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Lance Armstrong: Winning Tour de France was 'impossible' without doping

Lance Armstrong told Le Monde magazine. (Getty Images) Lance Armstrong told Le Monde he still considers himself the Tour de France record-holder. (Getty Images)

Lance Armstrong told a French newspaper he could not have won the Tour de France without doping.

Armstong surprisingly granted an interview to Le Monde, the French daily publication that he accused of persecuting him after first reporting corticosteroids were found in his urine while riding to his first Tour de France win in 1999.

From USA Today:

"When you raced, was it possible to perform without doping?"

"That depends on which races you wanted to win. The Tour de France? No. Impossible to win without doping. Because the Tour is a test of endurance where oxygen is decisive," Le Monde quoted Armstrong as saying. The interview is published in French.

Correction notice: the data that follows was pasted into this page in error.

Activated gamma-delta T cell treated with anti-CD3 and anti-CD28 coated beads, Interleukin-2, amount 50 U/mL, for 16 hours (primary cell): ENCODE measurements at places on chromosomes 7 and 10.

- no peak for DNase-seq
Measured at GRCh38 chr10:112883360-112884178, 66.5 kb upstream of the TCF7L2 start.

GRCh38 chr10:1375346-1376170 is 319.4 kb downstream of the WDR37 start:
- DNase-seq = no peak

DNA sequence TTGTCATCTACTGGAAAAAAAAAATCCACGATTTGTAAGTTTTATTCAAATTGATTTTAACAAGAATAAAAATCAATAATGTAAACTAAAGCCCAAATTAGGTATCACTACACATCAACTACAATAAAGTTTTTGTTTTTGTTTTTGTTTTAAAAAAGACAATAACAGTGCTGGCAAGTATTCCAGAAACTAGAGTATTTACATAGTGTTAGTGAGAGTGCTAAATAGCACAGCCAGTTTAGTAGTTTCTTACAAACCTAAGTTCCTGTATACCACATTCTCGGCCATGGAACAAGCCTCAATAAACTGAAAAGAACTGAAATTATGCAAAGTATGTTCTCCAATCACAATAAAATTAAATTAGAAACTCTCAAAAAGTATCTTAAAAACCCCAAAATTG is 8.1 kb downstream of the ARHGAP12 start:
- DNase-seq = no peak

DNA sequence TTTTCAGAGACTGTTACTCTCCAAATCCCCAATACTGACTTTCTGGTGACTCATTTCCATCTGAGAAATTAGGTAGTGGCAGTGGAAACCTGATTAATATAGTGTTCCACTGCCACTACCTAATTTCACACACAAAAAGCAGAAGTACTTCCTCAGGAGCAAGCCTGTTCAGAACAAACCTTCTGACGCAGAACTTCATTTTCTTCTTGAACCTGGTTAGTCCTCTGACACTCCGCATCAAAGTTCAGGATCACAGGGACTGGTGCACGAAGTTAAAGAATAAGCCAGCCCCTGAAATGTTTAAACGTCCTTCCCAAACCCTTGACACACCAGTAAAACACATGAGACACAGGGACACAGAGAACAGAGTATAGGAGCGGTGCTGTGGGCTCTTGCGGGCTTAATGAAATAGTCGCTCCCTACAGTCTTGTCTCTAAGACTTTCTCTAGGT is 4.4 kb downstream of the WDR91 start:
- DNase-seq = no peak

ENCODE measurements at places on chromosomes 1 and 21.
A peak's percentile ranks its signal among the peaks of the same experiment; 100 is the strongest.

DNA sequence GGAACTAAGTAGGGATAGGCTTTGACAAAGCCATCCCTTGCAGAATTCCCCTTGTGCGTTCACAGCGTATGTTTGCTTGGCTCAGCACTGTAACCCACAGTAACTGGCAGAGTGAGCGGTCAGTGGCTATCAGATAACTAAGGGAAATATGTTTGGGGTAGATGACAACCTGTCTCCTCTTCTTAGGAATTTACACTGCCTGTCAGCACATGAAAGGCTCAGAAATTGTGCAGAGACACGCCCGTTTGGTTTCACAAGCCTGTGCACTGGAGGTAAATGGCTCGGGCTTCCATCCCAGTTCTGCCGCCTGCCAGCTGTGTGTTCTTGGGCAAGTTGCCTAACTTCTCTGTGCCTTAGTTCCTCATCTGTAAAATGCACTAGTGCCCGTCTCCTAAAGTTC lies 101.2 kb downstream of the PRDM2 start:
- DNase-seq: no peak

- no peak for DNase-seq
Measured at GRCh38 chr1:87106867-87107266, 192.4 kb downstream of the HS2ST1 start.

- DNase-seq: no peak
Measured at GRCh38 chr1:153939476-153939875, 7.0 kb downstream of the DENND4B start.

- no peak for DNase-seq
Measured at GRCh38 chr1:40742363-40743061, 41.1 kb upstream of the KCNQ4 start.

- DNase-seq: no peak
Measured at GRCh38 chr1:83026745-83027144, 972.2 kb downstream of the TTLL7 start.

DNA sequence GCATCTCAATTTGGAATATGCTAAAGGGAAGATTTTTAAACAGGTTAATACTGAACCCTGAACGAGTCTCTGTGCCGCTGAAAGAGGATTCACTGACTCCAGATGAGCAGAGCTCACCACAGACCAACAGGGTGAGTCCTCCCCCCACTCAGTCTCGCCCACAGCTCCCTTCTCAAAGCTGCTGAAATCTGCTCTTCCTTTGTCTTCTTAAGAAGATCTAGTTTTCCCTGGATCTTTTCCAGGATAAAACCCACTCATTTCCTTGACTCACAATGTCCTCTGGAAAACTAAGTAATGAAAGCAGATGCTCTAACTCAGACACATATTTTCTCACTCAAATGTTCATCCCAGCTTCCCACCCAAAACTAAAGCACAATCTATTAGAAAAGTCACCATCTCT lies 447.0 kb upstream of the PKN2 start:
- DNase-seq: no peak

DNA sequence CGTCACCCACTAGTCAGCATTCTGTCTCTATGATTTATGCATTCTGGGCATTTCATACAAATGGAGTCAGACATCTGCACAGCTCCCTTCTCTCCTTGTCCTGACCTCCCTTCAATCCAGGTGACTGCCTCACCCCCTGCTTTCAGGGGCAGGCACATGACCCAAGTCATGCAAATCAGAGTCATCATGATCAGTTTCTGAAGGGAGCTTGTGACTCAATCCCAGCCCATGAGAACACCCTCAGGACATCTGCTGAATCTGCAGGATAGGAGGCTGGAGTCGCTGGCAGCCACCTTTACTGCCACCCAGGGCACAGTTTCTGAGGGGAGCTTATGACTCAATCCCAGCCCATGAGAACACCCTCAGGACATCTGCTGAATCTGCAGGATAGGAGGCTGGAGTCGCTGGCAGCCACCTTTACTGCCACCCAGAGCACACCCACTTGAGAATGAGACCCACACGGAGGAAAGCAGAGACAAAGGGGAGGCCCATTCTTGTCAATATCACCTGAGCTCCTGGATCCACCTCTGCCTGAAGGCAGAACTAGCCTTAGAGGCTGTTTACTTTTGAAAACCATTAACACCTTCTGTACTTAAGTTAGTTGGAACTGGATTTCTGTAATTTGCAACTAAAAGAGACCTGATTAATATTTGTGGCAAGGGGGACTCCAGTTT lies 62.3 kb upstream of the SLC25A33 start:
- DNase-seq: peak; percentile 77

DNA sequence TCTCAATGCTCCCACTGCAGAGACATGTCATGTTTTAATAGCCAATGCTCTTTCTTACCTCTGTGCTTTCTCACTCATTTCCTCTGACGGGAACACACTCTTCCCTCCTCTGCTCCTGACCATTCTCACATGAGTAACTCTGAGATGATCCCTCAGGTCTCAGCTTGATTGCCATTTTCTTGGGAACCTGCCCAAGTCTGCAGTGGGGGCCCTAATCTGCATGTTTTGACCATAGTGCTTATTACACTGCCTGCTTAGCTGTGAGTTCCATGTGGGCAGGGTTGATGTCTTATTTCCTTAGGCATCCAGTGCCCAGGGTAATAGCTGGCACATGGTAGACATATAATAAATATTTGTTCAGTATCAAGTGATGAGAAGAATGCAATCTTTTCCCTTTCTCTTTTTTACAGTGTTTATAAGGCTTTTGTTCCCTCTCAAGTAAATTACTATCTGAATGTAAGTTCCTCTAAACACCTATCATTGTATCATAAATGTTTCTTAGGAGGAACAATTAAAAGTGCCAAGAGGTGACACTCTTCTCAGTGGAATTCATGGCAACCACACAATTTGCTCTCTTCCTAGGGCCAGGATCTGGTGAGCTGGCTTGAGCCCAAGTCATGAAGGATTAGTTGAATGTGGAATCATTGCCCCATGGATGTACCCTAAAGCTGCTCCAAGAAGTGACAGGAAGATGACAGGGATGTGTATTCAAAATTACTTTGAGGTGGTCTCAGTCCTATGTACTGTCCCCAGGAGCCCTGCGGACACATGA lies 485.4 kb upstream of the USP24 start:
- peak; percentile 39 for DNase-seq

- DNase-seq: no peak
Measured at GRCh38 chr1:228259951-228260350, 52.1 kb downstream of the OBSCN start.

Armstrong also said he still considers himself the record-holder for Tour wins, despite having those titles stripped from him last year for doping, and that the U.S. Anti-Doping Agency investigation that exposed his steroids use had ruined his life.

SI PHOTOS: Behind the scenes with Lance Armstrong

Armstrong's comments were not well received by cycling and race representatives as the Tour celebrates its 100th year.

From USA Today:

UCI President Pat McQuaid called the timing of Armstrong's comments "very sad."

"I can tell him categorically that he is wrong. His comments do absolutely nothing to help cycling," McQuaid said in a statement. "The culture within cycling has changed since the Armstrong era and it is now possible to race and win clean."

"Riders and teams owners have been forthright in saying that it is possible to win clean - and I agree with them."

The Tour and cycling recently suffered more negative news tying noted cyclists with doping. Armstrong's former rival, 1997 Tour winner Jan Ullrich, admitted to blood-doping for the first time. Reports out of France also revealed evidence of drug use at the 1998 Tour by Laurent Jalabert in a Senate investigation. On Tuesday, a Spanish court announced its investigation of a support network that allegedly aided Armstrong's doping while training in the country from 1999 to 2005.
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